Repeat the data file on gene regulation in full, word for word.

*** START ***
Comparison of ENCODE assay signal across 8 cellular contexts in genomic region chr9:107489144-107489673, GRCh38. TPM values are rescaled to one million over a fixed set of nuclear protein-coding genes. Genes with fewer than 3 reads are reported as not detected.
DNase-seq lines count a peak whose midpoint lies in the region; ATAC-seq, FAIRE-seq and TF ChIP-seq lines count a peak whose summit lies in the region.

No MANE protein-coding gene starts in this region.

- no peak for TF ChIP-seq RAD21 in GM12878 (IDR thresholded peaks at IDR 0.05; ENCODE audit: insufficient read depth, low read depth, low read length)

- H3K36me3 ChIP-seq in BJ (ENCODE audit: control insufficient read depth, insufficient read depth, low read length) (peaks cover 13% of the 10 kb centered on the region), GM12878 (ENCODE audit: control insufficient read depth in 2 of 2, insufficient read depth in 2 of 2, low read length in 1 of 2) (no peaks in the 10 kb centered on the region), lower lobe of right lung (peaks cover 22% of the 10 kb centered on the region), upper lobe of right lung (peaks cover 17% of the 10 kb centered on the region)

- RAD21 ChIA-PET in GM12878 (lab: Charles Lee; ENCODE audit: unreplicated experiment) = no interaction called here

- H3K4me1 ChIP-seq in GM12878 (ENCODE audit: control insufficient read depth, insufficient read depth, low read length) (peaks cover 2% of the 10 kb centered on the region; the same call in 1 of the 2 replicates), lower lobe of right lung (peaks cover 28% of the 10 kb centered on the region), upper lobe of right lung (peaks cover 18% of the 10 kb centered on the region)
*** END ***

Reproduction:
Comparison of ENCODE assay signal across 8 cellular contexts in genomic region chr9:107489144-107489673, GRCh38. TPM values are rescaled to one million over a fixed set of nuclear protein-coding genes. Genes with fewer than 3 reads are reported as not detected.
DNase-seq lines count a peak whose midpoint lies in the region; ATAC-seq, FAIRE-seq and TF ChIP-seq lines count a peak whose summit lies in the region.

No MANE protein-coding gene starts in this region.

- no peak for TF ChIP-seq RAD21 in GM12878 (IDR thresholded peaks at IDR 0.05; ENCODE audit: insufficient read depth, low read depth, low read length)

- H3K36me3 ChIP-seq in BJ (ENCODE audit: control insufficient read depth, insufficient read depth, low read length) (peaks cover 13% of the 10 kb centered on the region), GM12878 (ENCODE audit: control insufficient read depth in 2 of 2, insufficient read depth in 2 of 2, low read length in 1 of 2) (no peaks in the 10 kb centered on the region), lower lobe of right lung (peaks cover 22% of the 10 kb centered on the region), upper lobe of right lung (peaks cover 17% of the 10 kb centered on the region)

- RAD21 ChIA-PET in GM12878 (lab: Charles Lee; ENCODE audit: unreplicated experiment) = no interaction called here

- H3K4me1 ChIP-seq in GM12878 (ENCODE audit: control insufficient read depth, insufficient read depth, low read length) (peaks cover 2% of the 10 kb centered on the region; the same call in 1 of the 2 replicates), lower lobe of right lung (peaks cover 28% of the 10 kb centered on the region), upper lobe of right lung (peaks cover 18% of the 10 kb centered on the region)